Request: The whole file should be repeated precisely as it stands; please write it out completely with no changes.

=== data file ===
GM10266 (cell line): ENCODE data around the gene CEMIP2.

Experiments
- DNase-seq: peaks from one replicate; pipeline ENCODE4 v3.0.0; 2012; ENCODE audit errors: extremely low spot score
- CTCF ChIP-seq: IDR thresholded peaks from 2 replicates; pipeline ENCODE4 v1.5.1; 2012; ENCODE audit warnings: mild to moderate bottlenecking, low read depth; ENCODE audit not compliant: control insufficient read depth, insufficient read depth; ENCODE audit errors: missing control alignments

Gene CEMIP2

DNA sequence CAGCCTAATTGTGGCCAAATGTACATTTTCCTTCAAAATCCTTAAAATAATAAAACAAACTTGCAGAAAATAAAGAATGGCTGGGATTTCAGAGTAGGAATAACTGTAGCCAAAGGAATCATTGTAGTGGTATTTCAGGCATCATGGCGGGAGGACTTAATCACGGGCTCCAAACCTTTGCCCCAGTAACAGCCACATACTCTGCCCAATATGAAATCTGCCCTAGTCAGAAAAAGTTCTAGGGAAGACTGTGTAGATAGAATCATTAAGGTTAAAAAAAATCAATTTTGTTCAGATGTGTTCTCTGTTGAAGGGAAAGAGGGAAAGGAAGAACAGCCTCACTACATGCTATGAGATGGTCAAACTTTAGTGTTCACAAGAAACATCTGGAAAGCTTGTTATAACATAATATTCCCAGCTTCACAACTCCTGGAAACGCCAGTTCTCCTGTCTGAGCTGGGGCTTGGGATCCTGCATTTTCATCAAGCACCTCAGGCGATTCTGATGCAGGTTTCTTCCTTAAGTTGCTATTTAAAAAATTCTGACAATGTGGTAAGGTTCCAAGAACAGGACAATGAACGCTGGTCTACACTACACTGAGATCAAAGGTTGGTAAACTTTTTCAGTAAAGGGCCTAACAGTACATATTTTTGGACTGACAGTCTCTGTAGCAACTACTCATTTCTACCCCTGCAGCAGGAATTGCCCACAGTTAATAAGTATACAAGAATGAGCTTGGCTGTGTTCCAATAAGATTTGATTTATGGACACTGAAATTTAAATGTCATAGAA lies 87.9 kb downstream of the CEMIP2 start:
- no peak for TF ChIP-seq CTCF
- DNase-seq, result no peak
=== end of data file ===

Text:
GM10266 (cell line): ENCODE data around the gene CEMIP2.

Experiments
- DNase-seq: peaks from one replicate; pipeline ENCODE4 v3.0.0; 2012; ENCODE audit errors: extremely low spot score
- CTCF ChIP-seq: IDR thresholded peaks from 2 replicates; pipeline ENCODE4 v1.5.1; 2012; ENCODE audit warnings: mild to moderate bottlenecking, low read depth; ENCODE audit not compliant: control insufficient read depth, insufficient read depth; ENCODE audit errors: missing control alignments

Gene CEMIP2

DNA sequence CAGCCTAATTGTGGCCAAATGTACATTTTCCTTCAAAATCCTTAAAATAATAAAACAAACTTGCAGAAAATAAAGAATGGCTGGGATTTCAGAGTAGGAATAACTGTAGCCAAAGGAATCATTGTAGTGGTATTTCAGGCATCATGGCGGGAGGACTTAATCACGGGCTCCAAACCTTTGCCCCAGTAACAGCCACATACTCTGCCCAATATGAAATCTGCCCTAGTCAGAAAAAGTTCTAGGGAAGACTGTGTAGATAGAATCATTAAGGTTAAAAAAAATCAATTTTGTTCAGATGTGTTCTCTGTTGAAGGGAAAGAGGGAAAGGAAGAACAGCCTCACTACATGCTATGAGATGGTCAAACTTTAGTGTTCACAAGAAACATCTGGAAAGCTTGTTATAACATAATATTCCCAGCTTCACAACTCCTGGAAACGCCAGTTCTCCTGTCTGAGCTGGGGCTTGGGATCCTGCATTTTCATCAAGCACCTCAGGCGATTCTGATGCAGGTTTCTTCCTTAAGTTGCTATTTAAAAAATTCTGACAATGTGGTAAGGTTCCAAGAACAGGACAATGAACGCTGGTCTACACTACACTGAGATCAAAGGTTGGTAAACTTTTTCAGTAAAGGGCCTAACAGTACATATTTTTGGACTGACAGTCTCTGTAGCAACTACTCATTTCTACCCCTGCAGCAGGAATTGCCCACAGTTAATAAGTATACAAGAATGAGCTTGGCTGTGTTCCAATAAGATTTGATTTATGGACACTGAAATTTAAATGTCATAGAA lies 87.9 kb downstream of the CEMIP2 start:
- no peak for TF ChIP-seq CTCF
- DNase-seq, result no peak